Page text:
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ACPS Summer Music Camp Builds Young Musicians Confidence, Skills, and It’s a Lot of Fun!

Orchestra students rehearsing before the capstone concert

Alexandria, VA – It may be the dead of summer, but Alexandria City High School was humming with activity for two weeks last month. From July 10-20, over a hundred excited and serious youngsters filled the hallways, classrooms, and auditorium. But they were not high schoolers.

These were 137 elementary and middle school students who had never sat in these classrooms before. For most, it will be years before they enter these halls every weekday during the school year. This summer, the children descended on the main high school campus, not to brush up on math and literature but to pick up an instrument and learn to play or polish their skills.

Welcome to Alexandria Music Camp. The two-week immersive program is free and open to any Alexandria City Public School student in grades 4-8 already enrolled in a school band or orchestra class.

Rehearsal on the last day
Orchestra rehearsal

“It is a model for area school districts in that breakfast, lunch, transportation, and instruction are included,” said Issmar Ventura, ACPS Media Relations Specialist. The program also provides an instrument to any student who needs one. The children were placed in nine different ensembles based on their abilities.

ACPS Music Camp is “one of a kind,” says Veronica Jackson, program coordinator for the summer camp. Jackson has run the camp for ten years. She teaches violin, viola, cello, and bass to Alexandria City High School orchestra students during the school year. Jackson jokingly calls herself a music educator, inspirer, leader, and cheerleader.

Jackson has been teaching for 33 years and conducts workshops nationwide for teachers and students. “I see what’s out there. This program is unique. It’s for band and orchestra students. We want to expand it to choir.”

Jackson looked out at the high school students walking toward the auditorium. “These older students who were part of the program in years past are now coming back to volunteer. They see the connection, the impact. In the fall, our music students come back more prepared, not so scared.”  She added, “The impact of this program is far-reaching.”

Jackson conceived a summer music program while teaching at Francis Hammond Middle School. “We wanted to give our Hammond students the opportunity to play during the summer, give them instruction to tide them over until the fall. It was only a week long. ACPS picked up on it, provided the funding, made it available to the entire school system, and stretched it to two weeks.”

Band rehearsal before the big performance

Alexandria City High School band and orchestra students, several in the Tri-M Music Honors Society, served as mentors and helpers to the budding young musicians.

Yasmeen Mukhtar is a rising senior who plays viola. She began studying this instrument in 4th grade at James Polk Elementary School. Yasmeen loves history, and her top college choice is Georgetown University.

“I did this camp when I was in elementary and middle school. I really loved coming here as a kid. I especially like working with the younger kids, teaching them how to play the piece, going over lines, and going over little things to fix it up. It definitely takes patience!”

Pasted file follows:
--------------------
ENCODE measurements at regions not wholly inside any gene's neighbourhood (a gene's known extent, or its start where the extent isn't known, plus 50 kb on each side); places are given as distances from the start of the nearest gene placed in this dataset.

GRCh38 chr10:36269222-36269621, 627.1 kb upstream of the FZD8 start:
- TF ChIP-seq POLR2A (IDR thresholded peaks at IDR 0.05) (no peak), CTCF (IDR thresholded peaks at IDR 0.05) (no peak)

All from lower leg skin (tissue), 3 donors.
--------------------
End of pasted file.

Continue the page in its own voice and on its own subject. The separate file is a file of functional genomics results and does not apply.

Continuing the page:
“Baseball season was coming to a close. My mornings were already free, so why not!” said Robert Salgado, another high school volunteer. Robert is a rising senior and plays violin in the orchestra. Like Yasmeen, Robert picked up the instrument in 4th grade. He was inspired by his grandmother, who’d played the violin as a young girl.

“It’s very rewarding when they get it right,” Robert smiled. He has always wanted to teach and this summer has cemented that dream. “I’ve always considered teaching a career path, and this week made me realize that, yes, I’d actually like to do it.” Robert is “obsessed with history” and hopes to attend UVA, continuing a family legacy.

Veronica Jackson, summer camp program coordinator, delivering opening remarks at the grand finale

Meagan Carrick is the K-12 Fine Arts Instructional Specialist. “We are lucky to offer orchestra and band starting in 4th grade, which is earlier than most of our surrounding Northern Virginia districts,” Carrick noted. “This summer camp is an opportunity for our students to continue their music education in a more focused wrap-around way.”

Carrick pointed out that they only had 50 students last year, so this is a huge jump. “Post COVID, people are ready to get back into performance spaces and community music making.”

Carrick continued, “We are offering this program to the younger set because we want to encourage them to continue this vertical trajectory and enroll in our programs in high school as well. “

Orchestra students at attention before the grand finale

Camp Coordinator Jackson talked about confidence building that will carry over to academic studies and all the other extracurriculars these children take on.

“Two weeks ago, we asked, who wants to perform in the talent show? The students were hesitant. Yesterday we were in here for an hour and a half, listening to kids perform because their confidence is boosted, they are feeling more empowered. Confidence building is what we educators want to see. I know this is a newspaper, but I wish you could see the joy on my face!”

Meagan Carrick, K-12 Fine Arts Instructional Specialist

And now it was time for the grand finale. The children assembled on stage, ready to show off their honed music skills. The 90-minute concert featured six groups, two bands, four orchestras, and a rousing rendition of “We Will Rock You” by Queen.

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